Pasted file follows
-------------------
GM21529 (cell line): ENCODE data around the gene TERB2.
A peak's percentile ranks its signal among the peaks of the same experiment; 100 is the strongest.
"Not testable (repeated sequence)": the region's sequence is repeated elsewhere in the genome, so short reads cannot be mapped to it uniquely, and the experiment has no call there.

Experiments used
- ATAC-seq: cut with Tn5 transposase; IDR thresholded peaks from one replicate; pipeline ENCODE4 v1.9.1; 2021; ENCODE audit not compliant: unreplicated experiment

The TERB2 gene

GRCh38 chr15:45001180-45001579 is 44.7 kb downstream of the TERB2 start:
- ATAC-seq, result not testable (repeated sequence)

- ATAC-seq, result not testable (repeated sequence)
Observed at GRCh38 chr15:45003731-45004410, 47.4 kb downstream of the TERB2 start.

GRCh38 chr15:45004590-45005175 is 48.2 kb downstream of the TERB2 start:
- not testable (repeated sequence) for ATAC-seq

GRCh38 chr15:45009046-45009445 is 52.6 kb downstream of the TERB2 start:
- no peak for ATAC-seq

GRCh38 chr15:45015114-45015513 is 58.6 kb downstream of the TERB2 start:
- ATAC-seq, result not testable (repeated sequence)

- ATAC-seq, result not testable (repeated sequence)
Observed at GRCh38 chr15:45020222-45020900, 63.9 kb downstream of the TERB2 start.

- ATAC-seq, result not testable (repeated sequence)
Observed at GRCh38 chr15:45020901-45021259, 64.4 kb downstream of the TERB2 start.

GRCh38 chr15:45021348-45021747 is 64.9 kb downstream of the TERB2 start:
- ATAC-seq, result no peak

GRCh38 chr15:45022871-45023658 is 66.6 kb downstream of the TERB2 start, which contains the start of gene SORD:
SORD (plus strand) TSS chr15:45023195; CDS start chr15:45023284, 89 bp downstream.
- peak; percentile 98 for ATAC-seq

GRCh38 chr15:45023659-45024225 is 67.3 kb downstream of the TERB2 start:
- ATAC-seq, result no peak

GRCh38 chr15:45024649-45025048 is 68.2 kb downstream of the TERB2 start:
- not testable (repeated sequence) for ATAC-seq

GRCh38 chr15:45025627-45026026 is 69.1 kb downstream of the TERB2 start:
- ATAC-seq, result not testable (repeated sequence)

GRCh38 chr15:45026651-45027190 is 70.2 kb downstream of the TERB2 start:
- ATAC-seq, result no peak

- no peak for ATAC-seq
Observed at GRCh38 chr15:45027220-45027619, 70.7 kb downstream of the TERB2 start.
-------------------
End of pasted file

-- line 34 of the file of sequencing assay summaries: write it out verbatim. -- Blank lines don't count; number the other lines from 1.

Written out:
- no peak for ATAC-seq